Volunteer Day – Plum Run Prairie Invasive Workday

Sunday, May 5, 2019 – Cancelled

From 10 am to mid-afternoon. Meet at Plum Run Preserve (directions below)

Free Lodging available at the Arc’s Volunteer Headquarters. Please inquire when you register.


Our Workday.

Plum Run Prairie is an exceptional prairie worth saving.  It is one of the larger prairies remaining in the state, and one of the few such large tracts found in southern Ohio. This site has been officially listed with the Ohio Division of Natural Areas and Preserves as one of the top 40 sites worthy of protection in all of Ohio. At 140 acres, with at least forty acres pristine, and the remaining acres in the farm coming back into prairie even without intentional management, this site has the potential to be among the largest tall grass prairies in Ohio.

Our goal is to maintain these prairie lands as natural habitat for the plethora of species that thrive here.  Dotting the open fields are numerous Allegheny Mound Ant colonies, a signature species of the prairie. One of the prairie’s many rare butterfly species is the Edwards’ Hairstreak, which feeds on young scrubby oaks. Completely dependent on these ants, the nearly helpless caterpillars are guided up the trees by the ants to graze during the day, and escorted back to the colony beneath the ground at night to protect them from predators. Without having prairie habitat to provide secure homes for the mound building ant, the rare Edwards’ Hairstreak could possibly perish from the earth.  Our job will be to remove the invasive plants, such as autumn olive, before they become too established and dominate the area.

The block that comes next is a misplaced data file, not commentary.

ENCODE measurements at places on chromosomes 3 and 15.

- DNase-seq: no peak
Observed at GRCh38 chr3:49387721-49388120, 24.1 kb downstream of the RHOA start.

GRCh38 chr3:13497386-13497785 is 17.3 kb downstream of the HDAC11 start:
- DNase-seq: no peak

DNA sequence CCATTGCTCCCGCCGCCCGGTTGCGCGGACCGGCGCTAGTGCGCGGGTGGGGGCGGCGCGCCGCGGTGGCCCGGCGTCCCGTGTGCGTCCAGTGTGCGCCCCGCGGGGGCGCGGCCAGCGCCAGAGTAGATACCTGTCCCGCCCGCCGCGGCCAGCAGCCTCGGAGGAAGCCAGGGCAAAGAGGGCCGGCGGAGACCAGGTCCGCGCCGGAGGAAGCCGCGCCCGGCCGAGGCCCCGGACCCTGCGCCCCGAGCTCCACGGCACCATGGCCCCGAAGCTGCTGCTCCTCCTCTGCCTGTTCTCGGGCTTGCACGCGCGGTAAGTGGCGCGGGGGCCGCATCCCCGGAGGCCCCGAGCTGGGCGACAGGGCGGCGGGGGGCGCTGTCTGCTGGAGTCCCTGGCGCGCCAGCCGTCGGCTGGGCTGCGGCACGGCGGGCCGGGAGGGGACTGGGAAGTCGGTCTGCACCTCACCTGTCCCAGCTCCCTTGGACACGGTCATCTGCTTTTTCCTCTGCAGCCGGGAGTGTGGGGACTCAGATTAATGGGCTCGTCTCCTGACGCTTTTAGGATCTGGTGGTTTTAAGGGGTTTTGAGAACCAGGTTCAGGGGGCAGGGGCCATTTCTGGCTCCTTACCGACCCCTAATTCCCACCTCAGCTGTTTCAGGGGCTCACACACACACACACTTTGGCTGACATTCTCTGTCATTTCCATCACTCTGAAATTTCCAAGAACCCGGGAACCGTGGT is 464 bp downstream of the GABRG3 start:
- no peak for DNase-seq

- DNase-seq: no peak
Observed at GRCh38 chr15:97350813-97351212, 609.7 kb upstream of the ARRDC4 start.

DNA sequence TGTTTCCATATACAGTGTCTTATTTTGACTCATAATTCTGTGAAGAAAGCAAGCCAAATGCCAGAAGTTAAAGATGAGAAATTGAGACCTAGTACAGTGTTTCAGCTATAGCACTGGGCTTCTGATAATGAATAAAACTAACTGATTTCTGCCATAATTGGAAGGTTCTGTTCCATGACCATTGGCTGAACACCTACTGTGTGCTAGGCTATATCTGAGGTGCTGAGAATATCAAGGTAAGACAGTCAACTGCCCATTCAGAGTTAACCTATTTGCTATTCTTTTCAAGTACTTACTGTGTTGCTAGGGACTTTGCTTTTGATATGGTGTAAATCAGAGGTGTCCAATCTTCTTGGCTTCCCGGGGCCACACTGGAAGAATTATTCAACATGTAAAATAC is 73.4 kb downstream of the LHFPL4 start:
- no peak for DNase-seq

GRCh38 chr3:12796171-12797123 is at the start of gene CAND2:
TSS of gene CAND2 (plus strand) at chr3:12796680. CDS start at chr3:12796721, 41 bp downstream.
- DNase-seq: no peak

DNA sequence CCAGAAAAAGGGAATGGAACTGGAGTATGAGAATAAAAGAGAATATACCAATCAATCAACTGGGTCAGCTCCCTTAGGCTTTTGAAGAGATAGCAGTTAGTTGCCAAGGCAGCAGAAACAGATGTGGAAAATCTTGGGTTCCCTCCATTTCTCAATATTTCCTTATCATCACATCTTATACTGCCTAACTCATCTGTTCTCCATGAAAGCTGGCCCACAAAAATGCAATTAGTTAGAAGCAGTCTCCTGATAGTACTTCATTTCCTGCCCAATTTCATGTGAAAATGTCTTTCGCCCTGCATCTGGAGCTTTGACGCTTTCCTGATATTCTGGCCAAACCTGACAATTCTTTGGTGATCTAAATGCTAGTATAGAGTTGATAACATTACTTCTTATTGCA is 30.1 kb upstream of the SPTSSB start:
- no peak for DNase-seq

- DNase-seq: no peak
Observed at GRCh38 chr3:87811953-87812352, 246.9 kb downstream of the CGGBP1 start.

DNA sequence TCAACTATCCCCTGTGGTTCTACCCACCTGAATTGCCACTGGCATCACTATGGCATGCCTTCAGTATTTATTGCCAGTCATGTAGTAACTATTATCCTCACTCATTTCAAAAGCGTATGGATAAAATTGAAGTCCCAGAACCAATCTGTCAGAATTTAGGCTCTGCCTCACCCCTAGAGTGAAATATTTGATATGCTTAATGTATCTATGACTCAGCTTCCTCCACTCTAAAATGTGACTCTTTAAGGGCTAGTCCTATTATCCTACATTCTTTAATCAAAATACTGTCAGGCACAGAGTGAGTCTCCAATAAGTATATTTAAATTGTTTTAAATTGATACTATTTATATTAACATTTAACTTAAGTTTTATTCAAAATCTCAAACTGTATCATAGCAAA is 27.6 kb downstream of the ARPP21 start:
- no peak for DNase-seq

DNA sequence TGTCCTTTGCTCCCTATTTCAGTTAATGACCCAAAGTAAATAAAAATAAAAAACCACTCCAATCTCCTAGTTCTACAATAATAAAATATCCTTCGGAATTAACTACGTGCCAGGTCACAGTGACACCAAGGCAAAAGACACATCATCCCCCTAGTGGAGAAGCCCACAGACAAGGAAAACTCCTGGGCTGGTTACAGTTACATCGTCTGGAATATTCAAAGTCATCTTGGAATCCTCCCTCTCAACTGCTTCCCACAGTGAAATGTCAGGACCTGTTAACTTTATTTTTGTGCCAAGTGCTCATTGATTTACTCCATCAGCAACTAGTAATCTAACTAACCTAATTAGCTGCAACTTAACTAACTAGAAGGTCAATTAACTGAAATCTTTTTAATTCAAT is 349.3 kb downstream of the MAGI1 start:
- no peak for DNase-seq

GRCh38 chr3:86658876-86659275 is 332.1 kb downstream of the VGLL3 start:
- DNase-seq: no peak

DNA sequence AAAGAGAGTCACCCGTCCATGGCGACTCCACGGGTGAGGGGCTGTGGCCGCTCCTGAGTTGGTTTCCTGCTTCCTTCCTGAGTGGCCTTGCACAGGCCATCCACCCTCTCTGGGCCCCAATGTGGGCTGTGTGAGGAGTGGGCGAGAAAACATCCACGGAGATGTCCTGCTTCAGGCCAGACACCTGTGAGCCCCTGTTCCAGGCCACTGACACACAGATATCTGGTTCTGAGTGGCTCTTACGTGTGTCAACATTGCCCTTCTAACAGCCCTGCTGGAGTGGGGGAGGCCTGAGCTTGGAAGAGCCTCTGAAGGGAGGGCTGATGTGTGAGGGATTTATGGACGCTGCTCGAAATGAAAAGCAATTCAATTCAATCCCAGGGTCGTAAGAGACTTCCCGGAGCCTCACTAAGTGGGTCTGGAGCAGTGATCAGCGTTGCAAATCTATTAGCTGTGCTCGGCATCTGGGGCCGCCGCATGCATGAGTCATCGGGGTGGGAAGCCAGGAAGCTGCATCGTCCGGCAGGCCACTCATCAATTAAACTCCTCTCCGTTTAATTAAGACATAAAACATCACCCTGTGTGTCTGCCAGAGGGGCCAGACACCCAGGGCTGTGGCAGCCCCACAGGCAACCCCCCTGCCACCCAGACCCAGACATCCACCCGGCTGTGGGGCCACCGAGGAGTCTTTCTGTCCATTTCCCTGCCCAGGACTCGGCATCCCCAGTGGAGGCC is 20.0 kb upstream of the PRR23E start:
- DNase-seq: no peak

Leader: Tim Pohlar

Tim Pohlar is the Arc’s Land Stewardship and Volunteer Manager.  He is passionate about nature preservation and fell in love with the mission of the Arc from the day he first visited the website back in 2004, at that time it was only the Highlands Nature Sanctuary.  He started out as an intern, then worked as a seasonal staff for a few years after that, then was a full time staff, and lived throughout Sanctuary, from a tent by Talodon Pond, to an old farm house out on Rt 50, and many places in between.  In 2010, Tim met a wonderful lady, Miriam, and decided that fate was leading them into sustainable agriculture, so the two of them moved to La Crosse, WI, where they were married and had two little girls.  The lived and worked on the family’s organic dairy farm for 8 years.  In this time, Tim gained a vast range of skills and views of the world that helped give him a much more rounded understanding of land management and preservation, and the intersections of farming and preservation.  Through a series of fateful events, Miriam and Tim, and their girls, Rose and Quinn, have returned to continue their work and passion with the Arc.  They are excited to further the mission of the Arc and work with the many wonderful people that come together to make it all possible!

Lunch is on us!

Your leader will be providing you with lunch for the day. Please let us know if you have any dietary restrictions.

Plum Run Prairie’s Natural History

Vanishing Tall-grass Prairies. Tall-grass Prairies are remnant communities from drier geologic periods when the mid-western prairies fingered eastward as far as Ohio. They retreated westward when more moisture-laden times returned — leaving grassland islands behind. When people of European descent settled Ohio in the early 1800’s, tall- grass prairies were found primarily in west-central Ohio. It is extremely rare to find a tall-grass prairie in southern Ohio, and Plum Run Prairie may be the largest to exist in Ohio’s Appalachian counties, indeed even one of the largest left in the entire state.